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To kick the new year off I killed a coyote that was several hundred yards away. The distance was not important as it was also insignificant. I called her in to a realistic range for the equipment I was using on this hunt and with one well placed shot put her to sleep instantly. Head shot at 109 yards with a very accurate savage rifle in .17HMR with 6x22x44 optics. And a 20gr. Bullet. The kill zones on a Yote are very small and this said it is only right to know your equipment, it's limitations, your own ability as a marksman and practice as much as possible. That was an off hand shot only because I didn't have a good rest and I would have never considered taking it if I haven't taken the time to make the same shot on paper and several boxes of ammo. Practice shooting become a hunter. Sure you could gut shoot or fatally wound a coyote or other big game animal 500 yards out or further and eventually it will die but as a hunter you owe it to the animal to make as quick and humane kill as possible. Even a lowly coyote. I can with 1000% confidence make ethical kill shots on game out to 600 yards. I have the equipment to do just that and hit steel at over 1000 yards but my sweet spot at game killing ethical range is 300 yards or less. These shows on TV showing long range ( hunting ) scare the **** out of me and others that know what it actually takes to consistently make shots at great distances. With us today folks we have our guest ( hunter ) Tommy Trigger Finger and he is going to shoot this goat up on the side of this mountain 780 yards out with a rifle he's never shot until now chambered in 7mmSTW. I guarantee if they gave old Tommy that rifle and a box of 20 rounds and they didn't dope the whole seen out for him he couldn't hit that goat with all 20 rounds. I'd bet his gun, his truck, his house and his girl on it. He could keep his girl if she was ugly. Long range shooting is a great sport, long range shooting on game is not so great. The magazines you read and especially the shows you see concerning the topic miss represent what it truly takes to accomplish. By all means try it on paper before you try it on game, research and read all you can. Take classes and Learn from experienced marksman. You will find that it will challenge you to the extreme and you will spend a fortune on rifles, optics and reloading equipment the average hunter/reloaded never knew existed. You will use math we all never paid mind to in school but you will love it or hate it, it's not as easy as it seems on TV. What they don't show is the poorly shot animal they let wonder off, curl up and expire some time later in hopes to find it later because some one like old Tommy who never shot the gun until then made a bad shot. I admit the longest kill on large game was a buck across a canyon at 526 yards down hill slightly in 12-15 mph cross winds with a 300WM and a 180gr. pill. Sounds simple but not so. Your average shooter can't do it with a box of shells. I only committed to that shot because the buck had a bullet wound in the left rear quarter from a poor shot. I found him on the opposite slope bedded behind a stump which made the shot more difficult. This was the only time I have shot game at a range past 300 especially in those conditions. Did my math, ya fun right, distance, altitude, temperature, relative humidity, down hill angle, wind speed, wind direction, ballistic coefficient and true velocity of my hand loads from chronograph data collected from my home shooting range out of a precision sub MOA 300 mag. Chambered a round ( I don't hunt with a chambered gun ) squeezed the -4 lb trigger and the real work began. I knew exactly where my bullet was going and it did. EXACTLY ! One shot one kill. Ethically. But if that buck wasn't wounded I would of passed on it. Most of the sevens or thirty cal. offerings are good on paper from proper equipment but weather they harbor effective energy to kill at great distance need to be known. For instance the .308 win is a great cartridge capable of 1000 yard competition but does not have the legs to effectively kill big game at long range. I could write a book on all of this but if you are wanting to shoot at long range and hopefully on steel or paper start with a sub MOA gun of quality. Learn proper reloading for accuracy spend a minimum of 600 on optics that hold a zero from various turret clicks and depending on the range you want to shoot you may even need a scope base milled for a certain degrees of angle to fully take advantage of bullet drop adjustment and PRACTICE ! Further note most light weight guns with a tapered barrel will most Likely produce barrel walk after the third shot and not hold sub MOA groups. If you want a gun that shoots tight groups out of the box better than most 900-1300 $ rigs go with savage or believe it or not howa. Starting to see more and more of those turn up and compete against high dollar rigs. Look at a any of the long distance shooting sites. And for all you Ackley guys the .280 Ackley is probably the most efficient and greatest of them all. I'm a .30 fan but have several sevens and the .280 AI is on the heels of big greens 7mag with less pressure less powder and felt recoil has better case life reduced throat erosion with superb accuracy potential.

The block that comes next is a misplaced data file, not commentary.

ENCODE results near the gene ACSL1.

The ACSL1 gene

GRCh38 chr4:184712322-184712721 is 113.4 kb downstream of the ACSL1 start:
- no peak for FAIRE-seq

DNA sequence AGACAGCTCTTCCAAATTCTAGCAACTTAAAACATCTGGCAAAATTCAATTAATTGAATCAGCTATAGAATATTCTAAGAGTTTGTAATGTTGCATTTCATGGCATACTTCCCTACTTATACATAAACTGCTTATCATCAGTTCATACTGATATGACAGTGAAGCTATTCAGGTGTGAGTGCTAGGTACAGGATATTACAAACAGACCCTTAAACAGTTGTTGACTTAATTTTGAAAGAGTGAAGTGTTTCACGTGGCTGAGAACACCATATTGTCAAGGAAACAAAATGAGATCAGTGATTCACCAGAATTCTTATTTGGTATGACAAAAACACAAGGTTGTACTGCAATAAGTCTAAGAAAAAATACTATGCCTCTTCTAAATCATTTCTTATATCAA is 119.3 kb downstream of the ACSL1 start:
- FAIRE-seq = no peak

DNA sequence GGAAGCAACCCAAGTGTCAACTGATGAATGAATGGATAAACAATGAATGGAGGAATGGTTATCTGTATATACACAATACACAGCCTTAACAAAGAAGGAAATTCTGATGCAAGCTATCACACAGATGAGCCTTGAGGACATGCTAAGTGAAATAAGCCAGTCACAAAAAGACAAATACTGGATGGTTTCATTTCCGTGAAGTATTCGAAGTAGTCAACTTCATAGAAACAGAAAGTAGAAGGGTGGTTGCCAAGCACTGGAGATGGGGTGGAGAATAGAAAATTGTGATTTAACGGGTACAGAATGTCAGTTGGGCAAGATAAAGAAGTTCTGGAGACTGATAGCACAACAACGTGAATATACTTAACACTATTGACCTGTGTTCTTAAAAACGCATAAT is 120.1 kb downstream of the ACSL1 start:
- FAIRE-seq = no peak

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Old 01-09-2013, 04:16 PM   #77